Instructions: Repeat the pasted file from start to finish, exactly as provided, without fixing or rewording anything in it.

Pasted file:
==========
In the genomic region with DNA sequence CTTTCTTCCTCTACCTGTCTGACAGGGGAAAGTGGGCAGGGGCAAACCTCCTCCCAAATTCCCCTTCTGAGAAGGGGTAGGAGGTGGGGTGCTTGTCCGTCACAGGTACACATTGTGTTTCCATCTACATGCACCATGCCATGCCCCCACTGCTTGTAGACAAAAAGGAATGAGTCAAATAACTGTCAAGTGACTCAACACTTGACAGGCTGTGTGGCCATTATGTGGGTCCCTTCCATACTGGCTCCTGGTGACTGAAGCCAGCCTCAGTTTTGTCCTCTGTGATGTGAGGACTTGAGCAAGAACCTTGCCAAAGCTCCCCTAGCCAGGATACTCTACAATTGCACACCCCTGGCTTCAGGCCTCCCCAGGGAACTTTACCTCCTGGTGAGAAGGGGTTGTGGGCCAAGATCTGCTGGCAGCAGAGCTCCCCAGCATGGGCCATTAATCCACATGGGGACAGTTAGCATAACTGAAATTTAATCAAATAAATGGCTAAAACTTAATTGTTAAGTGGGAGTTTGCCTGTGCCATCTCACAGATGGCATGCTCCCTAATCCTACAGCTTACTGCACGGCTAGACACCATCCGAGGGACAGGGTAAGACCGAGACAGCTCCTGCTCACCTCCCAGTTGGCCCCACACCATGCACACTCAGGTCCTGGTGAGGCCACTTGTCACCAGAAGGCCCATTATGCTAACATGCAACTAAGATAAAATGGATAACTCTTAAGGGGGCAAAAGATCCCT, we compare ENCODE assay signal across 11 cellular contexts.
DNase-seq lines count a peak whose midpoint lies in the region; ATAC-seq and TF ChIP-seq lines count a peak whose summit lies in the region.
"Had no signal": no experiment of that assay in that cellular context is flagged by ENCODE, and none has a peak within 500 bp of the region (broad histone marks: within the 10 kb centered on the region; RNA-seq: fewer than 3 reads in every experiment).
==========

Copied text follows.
In the genomic region with DNA sequence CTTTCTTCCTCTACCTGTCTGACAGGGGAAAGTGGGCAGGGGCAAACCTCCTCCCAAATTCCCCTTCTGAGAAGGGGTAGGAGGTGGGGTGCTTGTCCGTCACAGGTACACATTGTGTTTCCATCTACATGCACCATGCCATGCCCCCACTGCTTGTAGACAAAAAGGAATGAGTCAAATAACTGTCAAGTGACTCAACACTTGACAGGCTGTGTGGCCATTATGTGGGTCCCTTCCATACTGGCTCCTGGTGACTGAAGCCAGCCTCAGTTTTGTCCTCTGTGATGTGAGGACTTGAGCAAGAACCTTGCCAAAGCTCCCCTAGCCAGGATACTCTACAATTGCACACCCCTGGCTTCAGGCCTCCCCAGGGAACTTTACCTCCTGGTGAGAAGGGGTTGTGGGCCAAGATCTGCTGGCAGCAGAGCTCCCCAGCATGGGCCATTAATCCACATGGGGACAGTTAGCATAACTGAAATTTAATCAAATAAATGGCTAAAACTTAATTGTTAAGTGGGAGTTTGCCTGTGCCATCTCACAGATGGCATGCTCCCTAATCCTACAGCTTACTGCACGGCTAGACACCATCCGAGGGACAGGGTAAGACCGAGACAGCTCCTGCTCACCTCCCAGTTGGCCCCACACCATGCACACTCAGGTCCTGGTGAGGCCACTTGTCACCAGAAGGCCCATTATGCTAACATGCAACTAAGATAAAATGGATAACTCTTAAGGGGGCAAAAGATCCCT, we compare ENCODE assay signal across 11 cellular contexts.
DNase-seq lines count a peak whose midpoint lies in the region; ATAC-seq and TF ChIP-seq lines count a peak whose summit lies in the region.
"Had no signal": no experiment of that assay in that cellular context is flagged by ENCODE, and none has a peak within 500 bp of the region (broad histone marks: within the 10 kb centered on the region; RNA-seq: fewer than 3 reads in every experiment).